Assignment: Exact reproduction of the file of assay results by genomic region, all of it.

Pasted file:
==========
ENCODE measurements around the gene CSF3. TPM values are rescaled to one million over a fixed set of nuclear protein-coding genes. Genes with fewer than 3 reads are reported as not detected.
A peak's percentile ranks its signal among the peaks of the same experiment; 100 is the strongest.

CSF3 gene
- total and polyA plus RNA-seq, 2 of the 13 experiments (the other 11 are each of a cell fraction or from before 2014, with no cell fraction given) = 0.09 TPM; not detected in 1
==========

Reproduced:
ENCODE measurements around the gene CSF3. TPM values are rescaled to one million over a fixed set of nuclear protein-coding genes. Genes with fewer than 3 reads are reported as not detected.
A peak's percentile ranks its signal among the peaks of the same experiment; 100 is the strongest.

CSF3 gene
- total and polyA plus RNA-seq, 2 of the 13 experiments (the other 11 are each of a cell fraction or from before 2014, with no cell fraction given) = 0.09 TPM; not detected in 1